County Immunization Registries, AIDS Project Los Angeles Denied Funding Allocated in Budget
The Department of Finance has denied requests to exempt a Los Angeles not-for-profit AIDS program and five county programs to improve childhood immunization rates from Gov. Arnold Schwarzenegger's (R) freeze on state contracts announced in December, the Sacramento Bee reports. As a result, the counties and the AIDS project will not be reimbursed for "hundreds of thousands of dollars" allocated to them in the fiscal year 2003-2004 state budget, according to the Bee. Last year, AIDS Project Los Angeles and immunization registry programs in Riverside, Los Angeles, Marin, San Mateo and San Luis Obispo counties received letters notifying them that funds for their operations had been allocated in the state budget. However, because of delays in paperwork, none received signed agreements about their funding from the state by Dec. 5, when Schwarzenegger froze state contracts that had not been executed. Gary Feldman, director of Riverside County's community health agency, said state paperwork is "often delayed," so counties commonly front money for state-funded health programs to "avoid interruptions in service," according to the Bee. Now, the counties and AIDS Project Los Angeles have been told that they will not receive the money that had been allocated for them, despite the fact that "10 months into the fiscal year," the groups have spent "much of the money ... on faith that they would be reimbursed by the state," the Bee reports. Together the counties spend about $850,000 per year on the registries, and AIDS Project Los Angeles has spent $95,000 on a program -- created in response to a state request for AIDS prevention services -- that offers outreach to sexually active people with AIDS.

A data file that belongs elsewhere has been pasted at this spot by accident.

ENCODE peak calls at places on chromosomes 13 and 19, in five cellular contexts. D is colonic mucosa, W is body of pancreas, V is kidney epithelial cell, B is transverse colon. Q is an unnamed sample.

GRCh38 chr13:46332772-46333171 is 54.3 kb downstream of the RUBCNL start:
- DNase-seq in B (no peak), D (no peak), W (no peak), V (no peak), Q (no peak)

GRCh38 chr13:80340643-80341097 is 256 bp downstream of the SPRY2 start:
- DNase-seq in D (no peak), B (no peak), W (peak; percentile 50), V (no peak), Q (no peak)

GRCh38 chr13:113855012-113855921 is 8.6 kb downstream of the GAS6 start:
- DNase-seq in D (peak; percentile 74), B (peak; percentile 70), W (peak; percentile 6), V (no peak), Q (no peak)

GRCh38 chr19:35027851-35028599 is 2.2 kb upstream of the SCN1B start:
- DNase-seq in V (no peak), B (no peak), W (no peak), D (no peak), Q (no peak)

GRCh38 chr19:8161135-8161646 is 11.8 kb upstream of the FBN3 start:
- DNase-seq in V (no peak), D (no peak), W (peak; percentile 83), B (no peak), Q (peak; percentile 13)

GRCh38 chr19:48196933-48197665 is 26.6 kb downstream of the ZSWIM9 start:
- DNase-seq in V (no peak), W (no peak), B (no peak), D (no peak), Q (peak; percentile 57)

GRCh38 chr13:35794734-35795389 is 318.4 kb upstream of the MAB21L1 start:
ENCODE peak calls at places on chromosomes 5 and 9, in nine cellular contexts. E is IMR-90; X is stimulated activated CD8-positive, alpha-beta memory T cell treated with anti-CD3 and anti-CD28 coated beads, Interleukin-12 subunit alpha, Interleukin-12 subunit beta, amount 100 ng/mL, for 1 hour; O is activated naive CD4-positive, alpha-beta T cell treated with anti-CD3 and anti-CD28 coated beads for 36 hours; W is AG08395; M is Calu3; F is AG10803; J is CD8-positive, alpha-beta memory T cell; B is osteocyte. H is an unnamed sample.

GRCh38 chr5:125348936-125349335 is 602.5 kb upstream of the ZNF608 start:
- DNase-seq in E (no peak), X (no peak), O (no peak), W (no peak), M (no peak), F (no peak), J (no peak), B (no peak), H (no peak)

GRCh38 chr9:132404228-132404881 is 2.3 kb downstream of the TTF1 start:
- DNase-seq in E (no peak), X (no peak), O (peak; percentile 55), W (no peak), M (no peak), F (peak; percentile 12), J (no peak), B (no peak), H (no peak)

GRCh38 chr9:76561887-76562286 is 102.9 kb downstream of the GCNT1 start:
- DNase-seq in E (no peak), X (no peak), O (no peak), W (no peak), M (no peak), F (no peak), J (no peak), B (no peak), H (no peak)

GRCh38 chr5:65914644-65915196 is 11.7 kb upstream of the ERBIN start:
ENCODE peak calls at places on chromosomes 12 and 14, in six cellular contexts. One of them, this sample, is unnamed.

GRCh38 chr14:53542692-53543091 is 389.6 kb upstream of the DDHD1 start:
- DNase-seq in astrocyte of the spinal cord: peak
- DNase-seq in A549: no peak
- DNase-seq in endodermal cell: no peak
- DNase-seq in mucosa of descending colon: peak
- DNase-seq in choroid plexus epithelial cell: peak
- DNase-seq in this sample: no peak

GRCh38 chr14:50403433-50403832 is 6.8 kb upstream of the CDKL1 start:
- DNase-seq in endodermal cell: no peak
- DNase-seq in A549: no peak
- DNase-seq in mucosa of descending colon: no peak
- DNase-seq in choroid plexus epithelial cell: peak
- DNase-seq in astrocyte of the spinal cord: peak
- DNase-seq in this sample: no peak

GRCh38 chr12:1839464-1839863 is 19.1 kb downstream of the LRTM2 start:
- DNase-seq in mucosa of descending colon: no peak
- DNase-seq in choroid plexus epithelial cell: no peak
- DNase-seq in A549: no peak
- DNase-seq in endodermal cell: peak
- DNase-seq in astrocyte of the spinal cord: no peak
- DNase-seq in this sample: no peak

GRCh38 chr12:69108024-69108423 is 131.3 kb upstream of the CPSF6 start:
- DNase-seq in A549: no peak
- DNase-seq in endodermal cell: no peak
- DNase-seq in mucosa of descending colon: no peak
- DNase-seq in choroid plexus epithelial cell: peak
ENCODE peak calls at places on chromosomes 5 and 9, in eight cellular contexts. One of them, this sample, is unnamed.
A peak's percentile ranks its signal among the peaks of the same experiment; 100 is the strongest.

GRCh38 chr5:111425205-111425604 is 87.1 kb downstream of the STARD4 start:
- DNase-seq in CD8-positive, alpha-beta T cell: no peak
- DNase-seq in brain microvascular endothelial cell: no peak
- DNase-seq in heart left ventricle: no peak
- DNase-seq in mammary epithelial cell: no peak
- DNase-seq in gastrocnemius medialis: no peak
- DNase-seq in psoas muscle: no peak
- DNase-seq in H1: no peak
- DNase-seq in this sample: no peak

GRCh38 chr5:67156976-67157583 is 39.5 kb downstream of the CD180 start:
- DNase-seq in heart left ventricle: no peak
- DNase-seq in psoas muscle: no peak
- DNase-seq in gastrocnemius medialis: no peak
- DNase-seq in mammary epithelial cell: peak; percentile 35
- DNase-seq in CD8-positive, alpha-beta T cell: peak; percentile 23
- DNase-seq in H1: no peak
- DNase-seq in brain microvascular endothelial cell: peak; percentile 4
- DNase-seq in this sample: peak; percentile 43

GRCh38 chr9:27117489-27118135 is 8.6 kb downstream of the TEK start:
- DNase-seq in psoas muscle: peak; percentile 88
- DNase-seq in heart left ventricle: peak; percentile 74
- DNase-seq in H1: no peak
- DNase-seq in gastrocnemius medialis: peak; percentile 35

Department of Finance spokesperson H.D. Palmer said the state denied requests to exempt the immunization registry and the AIDS project from the freeze because their efforts focus on long-term health issues, rather than immediate concerns. He added that the Schwarzenegger administration might "consider paying some of the money that has already been spent," according to the Bee. Feldman said, "How can counties continue to operate under the assumption that contracts will be executed? This is a horrible precedent. The implications go far beyond this particular contract. It completely transforms the state-local partnership." Craig Thompson, director of AIDS Project Los Angeles, said, "Now we're in a real bind. We don't have any idea if we should be continuing to provide these services." He added, "We've always operated in good faith with the state. We've always relied on getting these contracts" (Benson, Sacramento Bee, 5/7).This is part of the California Healthline Daily Edition, a summary of health policy coverage from major news organizations. Sign up for an email subscription.